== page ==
Government

9 people suspected of voting twice in 2018 in Iowa

Names have been referred to county attorneys

Iowa Secretary of State Paul Pate (left) and Matt Masterson, senior cybersecurity adviser for the U.S. Department of Hom
Iowa Secretary of State Paul Pate (left) and Matt Masterson, senior cybersecurity adviser for the U.S. Department of Homeland Security, talk at a May 2018 news conference in Cedar Rapids about election security. Pate’s office said Friday the names of nine voters suspected of voting twice in 2018 elections have been referred to county attorneys. (The Gazette)

DES MOINES — Iowa Secretary of State Paul Pate announced Friday that he has referred nine voters to county attorneys for voting twice in the 2018 general election.

The targets of Pate’s allegations — including one in Johnson County — are suspected of voting in Iowa after casting a ballot for the 2018 general election in another state, according to Pate’s office.

An additional 27 instances were found of voters casting ballots in Iowa first, then in another state during the same election, the office said.

Four of the nine cases where the suspected second vote was cast in Iowa were in Polk County.

One incident each is suspected in Johnson, Mitchell, Sioux, Story and Warren counties, according to the secretary of state, who also serves as Iowa’s commissioner of elections.

Johnson County Auditor Travis Weipert and Johnson County Attorney Janet Lyness said Friday they had just received the information on the alleged voting violation and would not have a chance to review it before next week.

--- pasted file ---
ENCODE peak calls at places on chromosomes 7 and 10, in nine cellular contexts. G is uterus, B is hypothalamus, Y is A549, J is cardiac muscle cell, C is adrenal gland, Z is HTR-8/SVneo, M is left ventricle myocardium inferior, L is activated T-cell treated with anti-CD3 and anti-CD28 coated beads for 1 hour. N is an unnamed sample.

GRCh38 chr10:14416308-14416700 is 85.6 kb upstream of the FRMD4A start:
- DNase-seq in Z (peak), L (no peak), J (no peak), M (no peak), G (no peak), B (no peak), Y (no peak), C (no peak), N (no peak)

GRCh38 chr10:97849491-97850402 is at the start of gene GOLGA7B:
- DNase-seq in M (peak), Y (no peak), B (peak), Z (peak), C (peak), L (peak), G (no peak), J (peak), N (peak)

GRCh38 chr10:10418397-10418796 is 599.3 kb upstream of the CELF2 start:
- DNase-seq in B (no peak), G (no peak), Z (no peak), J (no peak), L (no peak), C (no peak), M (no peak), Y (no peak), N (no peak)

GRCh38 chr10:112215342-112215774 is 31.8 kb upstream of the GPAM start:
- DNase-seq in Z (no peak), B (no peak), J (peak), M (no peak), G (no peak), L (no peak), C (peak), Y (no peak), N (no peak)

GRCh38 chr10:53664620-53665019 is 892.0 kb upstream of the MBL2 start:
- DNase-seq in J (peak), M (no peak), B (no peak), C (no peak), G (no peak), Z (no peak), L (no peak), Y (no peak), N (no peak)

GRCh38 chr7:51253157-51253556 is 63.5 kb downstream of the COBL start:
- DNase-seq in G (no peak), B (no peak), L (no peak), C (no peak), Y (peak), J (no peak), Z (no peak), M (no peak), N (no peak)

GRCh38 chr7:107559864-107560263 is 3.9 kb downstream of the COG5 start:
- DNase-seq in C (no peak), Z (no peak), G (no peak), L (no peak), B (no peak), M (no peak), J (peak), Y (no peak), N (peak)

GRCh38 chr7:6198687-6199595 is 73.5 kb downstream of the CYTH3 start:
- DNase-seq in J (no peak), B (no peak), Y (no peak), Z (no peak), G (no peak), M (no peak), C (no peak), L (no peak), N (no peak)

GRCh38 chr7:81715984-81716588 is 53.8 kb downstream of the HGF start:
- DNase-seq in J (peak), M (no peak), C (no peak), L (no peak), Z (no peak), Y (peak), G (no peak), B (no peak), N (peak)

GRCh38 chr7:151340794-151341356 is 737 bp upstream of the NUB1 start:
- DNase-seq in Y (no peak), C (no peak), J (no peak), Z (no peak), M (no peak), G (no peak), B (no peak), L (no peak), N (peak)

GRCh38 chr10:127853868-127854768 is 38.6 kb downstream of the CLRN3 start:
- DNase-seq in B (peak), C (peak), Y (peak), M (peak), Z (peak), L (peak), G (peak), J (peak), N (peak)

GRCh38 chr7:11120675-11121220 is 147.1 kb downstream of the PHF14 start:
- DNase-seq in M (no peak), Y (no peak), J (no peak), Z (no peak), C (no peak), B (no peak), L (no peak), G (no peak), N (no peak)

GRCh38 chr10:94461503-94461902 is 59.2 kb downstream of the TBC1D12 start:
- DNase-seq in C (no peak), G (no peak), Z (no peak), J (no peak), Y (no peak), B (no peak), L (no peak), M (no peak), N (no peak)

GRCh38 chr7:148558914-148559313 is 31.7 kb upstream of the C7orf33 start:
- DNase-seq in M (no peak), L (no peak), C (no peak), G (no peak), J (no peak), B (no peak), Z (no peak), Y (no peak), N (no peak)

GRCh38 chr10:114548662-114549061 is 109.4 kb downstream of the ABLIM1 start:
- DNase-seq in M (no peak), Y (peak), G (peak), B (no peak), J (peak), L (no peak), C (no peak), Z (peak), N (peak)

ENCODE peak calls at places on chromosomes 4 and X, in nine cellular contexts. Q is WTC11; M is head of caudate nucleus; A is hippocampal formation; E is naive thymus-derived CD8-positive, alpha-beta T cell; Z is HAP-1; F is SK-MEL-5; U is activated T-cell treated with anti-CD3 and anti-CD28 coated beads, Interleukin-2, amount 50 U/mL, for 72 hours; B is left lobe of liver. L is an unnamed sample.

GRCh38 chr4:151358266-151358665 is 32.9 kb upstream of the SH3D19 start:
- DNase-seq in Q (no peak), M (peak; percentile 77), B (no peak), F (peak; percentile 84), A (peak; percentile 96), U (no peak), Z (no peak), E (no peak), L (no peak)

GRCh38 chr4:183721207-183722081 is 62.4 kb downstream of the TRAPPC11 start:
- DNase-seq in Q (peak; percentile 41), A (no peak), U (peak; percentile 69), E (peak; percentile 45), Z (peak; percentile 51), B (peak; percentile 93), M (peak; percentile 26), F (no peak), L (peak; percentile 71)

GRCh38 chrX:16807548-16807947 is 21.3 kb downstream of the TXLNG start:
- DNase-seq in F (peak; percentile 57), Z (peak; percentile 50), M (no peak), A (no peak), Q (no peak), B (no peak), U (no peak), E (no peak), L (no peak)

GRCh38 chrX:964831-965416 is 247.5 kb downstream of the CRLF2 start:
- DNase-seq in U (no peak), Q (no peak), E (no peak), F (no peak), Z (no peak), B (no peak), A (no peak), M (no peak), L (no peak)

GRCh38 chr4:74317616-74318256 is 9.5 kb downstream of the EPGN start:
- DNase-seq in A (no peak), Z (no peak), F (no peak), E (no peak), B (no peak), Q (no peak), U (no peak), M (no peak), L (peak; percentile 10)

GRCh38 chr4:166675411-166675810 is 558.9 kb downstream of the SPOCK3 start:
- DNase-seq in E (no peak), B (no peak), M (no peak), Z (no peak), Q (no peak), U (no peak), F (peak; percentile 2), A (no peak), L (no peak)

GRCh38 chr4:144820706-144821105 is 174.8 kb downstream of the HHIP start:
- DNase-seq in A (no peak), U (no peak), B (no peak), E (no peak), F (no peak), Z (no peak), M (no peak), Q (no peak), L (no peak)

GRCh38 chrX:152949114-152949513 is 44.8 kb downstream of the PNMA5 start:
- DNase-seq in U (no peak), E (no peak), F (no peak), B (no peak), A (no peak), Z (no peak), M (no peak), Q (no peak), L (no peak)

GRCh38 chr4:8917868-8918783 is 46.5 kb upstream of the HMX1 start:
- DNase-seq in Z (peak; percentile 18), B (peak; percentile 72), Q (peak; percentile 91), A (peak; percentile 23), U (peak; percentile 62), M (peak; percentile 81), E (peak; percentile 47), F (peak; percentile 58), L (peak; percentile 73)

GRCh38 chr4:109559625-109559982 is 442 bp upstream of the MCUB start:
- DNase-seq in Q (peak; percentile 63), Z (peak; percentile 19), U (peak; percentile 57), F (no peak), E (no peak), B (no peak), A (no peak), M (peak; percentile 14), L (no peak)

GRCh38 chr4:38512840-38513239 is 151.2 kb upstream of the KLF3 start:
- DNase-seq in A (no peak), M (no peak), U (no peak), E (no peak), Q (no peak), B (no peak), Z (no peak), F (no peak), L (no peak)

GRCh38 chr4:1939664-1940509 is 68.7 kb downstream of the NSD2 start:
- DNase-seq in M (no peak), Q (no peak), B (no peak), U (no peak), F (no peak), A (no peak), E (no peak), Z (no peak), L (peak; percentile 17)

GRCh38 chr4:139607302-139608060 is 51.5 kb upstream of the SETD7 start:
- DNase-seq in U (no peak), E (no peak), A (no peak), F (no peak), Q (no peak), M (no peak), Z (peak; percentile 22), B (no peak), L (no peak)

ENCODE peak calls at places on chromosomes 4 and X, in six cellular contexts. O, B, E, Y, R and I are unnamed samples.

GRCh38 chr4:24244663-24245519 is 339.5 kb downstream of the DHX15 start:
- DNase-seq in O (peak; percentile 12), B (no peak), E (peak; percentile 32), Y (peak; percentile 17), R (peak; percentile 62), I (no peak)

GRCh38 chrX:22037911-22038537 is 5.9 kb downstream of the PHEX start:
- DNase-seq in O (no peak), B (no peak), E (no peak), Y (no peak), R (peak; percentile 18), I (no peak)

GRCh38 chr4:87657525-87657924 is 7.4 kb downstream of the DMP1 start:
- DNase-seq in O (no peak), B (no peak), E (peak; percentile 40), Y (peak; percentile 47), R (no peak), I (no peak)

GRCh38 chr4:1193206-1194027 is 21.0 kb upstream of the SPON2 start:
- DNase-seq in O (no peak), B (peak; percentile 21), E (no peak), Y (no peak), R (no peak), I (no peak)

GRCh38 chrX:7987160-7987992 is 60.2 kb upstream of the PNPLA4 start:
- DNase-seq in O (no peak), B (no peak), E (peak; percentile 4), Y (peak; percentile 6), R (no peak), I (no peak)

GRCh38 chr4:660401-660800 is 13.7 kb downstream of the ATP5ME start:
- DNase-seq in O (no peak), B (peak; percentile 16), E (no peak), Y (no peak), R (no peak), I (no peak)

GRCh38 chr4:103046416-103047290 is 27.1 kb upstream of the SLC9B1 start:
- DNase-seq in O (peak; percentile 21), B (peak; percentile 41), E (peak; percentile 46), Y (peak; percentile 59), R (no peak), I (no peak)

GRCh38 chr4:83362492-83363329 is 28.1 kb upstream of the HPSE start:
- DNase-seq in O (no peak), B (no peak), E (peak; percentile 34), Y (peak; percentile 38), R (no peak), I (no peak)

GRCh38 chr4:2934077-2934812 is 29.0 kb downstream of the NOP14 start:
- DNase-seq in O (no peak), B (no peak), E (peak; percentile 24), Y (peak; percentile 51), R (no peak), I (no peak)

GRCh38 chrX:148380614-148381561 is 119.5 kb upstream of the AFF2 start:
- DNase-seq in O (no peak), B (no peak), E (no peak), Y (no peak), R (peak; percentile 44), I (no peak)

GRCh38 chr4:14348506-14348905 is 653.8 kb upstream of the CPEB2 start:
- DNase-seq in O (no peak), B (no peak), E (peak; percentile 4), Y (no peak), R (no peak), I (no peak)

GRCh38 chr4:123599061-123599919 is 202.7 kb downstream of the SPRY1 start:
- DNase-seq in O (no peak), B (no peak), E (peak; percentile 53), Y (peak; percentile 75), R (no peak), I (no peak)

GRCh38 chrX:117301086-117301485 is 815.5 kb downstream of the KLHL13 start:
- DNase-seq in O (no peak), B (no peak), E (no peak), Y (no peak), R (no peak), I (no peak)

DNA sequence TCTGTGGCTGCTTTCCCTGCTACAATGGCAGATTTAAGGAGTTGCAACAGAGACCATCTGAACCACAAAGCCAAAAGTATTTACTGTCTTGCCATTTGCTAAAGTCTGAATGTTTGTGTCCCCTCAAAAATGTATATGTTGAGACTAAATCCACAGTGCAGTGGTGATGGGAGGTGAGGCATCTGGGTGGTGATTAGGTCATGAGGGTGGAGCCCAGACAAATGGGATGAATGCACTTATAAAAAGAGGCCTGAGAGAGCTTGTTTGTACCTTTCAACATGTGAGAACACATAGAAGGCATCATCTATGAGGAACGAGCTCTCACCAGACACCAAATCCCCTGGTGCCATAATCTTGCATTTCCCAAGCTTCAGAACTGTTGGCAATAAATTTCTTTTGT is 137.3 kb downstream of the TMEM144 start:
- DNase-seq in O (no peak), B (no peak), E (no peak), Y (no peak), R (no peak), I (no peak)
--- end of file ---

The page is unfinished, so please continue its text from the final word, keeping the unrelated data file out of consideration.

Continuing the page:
The 27 other instances of suspected double voting have been shared with the elections commissioner or board of elections in those states, Pate’s office said.

The suspected double voting was discovered via Iowa’s partnership with other states in the Electronic Registration Information Center, or ERIC. The coalition shares voting data in order to improve the accuracy of voter rolls and to enhance voter confidence, according to Pate’s office.

ARTICLE CONTINUES BELOW ADVERTISEMENT

“One fraudulent vote is too many. It nullifies a legally cast vote,” Pate said in a statement. “Iowans take the integrity of our elections very seriously, and we will not stand for people trying to cheat the system.”

Give us feedback

We value your trust and work hard to provide fair, accurate coverage. If you have found an error or omission in our reporting, tell us here.

Or if you have a story idea we should look into? Tell us here.

Give us feedback

We value your trust and work hard to provide fair, accurate coverage. If you have found an error or omission in our reporting, tell us here.

Or if you have a story idea we should look into? Tell us here.